Allegory -A representation of abstract ideas or principles by characters, figures, or events in narrative, dramatic, or pictorial form and can often be an extended metaphor for a specific historical or political event.
i.e. George Orwell’s animal farm is an allegory of the Russian revolution and the implementation of Joseph Stalin’s Communist regime. Alliteration - the repetition of the initial consonant. There should be at least two repetitions in a row. i.e. Peter Piper picked a peck of pickled peppers.
Allusion – A reference to a famous person or event in life or literature. i.e. Pyramus and Thisbe, the play-within-a-play in A Midsummer Night’s Dream, is an allusion to the classical Greek play of the same name. Assonance - the repetition of similar vowel sounds in a sentence. i.e. And murmuring of innumerable bees
Connotation - The set of associations implied by a word in addition to its literal meaning.
i.e. A snake is a reptile, but it can also mean someone who is untrustworthy and sly.
Consonance - The repetition of consonant sounds in a short sequence of words.
i.e Save the best for last.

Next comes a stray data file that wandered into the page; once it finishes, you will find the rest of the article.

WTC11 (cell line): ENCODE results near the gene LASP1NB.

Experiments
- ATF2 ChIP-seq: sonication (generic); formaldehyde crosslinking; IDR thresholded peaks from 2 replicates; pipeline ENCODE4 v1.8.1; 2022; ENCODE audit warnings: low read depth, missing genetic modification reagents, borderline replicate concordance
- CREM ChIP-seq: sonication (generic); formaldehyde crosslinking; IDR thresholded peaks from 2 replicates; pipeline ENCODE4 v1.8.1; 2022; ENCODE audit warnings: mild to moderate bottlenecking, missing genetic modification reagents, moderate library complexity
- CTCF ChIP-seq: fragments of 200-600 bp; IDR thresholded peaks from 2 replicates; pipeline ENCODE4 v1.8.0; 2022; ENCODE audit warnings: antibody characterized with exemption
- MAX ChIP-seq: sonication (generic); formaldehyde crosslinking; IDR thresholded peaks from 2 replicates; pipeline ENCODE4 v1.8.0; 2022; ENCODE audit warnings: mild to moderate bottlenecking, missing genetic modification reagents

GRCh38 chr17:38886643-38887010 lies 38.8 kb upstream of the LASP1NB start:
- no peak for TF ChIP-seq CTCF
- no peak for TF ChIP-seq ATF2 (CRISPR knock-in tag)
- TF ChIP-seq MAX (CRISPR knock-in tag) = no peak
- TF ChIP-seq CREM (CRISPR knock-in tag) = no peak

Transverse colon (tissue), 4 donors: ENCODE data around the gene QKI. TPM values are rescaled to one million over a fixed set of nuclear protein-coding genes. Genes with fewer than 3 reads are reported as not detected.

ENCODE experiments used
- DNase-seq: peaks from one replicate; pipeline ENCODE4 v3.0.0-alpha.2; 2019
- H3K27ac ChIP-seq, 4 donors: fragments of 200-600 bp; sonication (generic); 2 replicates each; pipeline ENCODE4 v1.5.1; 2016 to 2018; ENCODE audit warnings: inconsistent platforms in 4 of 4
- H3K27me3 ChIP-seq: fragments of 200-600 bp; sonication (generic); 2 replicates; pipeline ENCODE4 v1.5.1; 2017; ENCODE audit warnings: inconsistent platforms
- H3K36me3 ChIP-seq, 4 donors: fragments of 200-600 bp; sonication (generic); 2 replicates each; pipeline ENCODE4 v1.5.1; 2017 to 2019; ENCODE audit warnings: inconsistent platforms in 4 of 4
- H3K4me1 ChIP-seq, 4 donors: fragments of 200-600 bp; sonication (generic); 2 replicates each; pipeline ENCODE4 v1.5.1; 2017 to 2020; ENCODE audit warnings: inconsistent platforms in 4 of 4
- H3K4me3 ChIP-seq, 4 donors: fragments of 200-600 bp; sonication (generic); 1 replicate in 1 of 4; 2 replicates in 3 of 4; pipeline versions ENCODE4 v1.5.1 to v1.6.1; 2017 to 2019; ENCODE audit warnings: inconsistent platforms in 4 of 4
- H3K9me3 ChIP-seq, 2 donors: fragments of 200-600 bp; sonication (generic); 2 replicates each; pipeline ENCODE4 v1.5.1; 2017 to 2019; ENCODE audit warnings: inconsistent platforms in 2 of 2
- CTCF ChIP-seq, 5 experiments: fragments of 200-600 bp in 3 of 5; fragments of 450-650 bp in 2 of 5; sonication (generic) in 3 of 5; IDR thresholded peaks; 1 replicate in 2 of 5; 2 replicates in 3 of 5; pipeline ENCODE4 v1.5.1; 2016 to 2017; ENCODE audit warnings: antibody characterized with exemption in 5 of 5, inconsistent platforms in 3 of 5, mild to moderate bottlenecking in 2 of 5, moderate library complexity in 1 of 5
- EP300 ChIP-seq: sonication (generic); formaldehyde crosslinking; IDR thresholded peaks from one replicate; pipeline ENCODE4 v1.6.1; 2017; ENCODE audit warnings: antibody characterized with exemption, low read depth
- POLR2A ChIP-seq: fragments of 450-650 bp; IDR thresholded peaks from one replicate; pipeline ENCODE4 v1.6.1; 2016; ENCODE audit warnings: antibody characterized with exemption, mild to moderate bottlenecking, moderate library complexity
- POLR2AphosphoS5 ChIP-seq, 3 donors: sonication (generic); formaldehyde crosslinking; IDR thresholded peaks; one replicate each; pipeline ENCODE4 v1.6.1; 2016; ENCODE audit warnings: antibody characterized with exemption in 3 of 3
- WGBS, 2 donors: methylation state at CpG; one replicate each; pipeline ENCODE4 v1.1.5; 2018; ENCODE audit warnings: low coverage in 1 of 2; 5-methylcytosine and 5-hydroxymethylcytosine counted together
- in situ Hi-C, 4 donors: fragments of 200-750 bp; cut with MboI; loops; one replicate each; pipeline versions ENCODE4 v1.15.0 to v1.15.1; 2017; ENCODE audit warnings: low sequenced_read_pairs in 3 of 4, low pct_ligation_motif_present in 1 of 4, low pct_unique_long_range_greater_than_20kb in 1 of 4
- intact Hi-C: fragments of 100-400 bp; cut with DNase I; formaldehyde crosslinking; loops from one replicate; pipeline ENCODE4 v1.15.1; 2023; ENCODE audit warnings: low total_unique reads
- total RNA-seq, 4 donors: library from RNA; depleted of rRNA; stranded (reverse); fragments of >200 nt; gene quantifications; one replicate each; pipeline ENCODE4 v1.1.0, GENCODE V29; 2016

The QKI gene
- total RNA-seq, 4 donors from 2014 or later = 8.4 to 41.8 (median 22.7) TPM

Dramatic irony - irony that is inherent in speeches or a situation of a drama and is understood by the audience but not grasped by the characters in the play. i.e: In Romeo and Juliet, when Juliet drinks the sleeping potion and falls asleep. While she is sleeping, Romeo walks into the tomb, sees Juliet sleeping, and presumes her to really be dead. The audience knows she has just taken the potion, but in the play, Romeo does not know this.
End Rhyme - A rhyme in the final syllable(s) of a verse.
i.e And therefore is Love said to be a child,
Because in choice he is so oft beguiled.
Extended Metaphor -A metaphor which is drawn out beyond the usual word or phrase to extend throughout a stanza or an entire poem, usually by using multiple comparisons between the unlike objects or ideas. i.e in...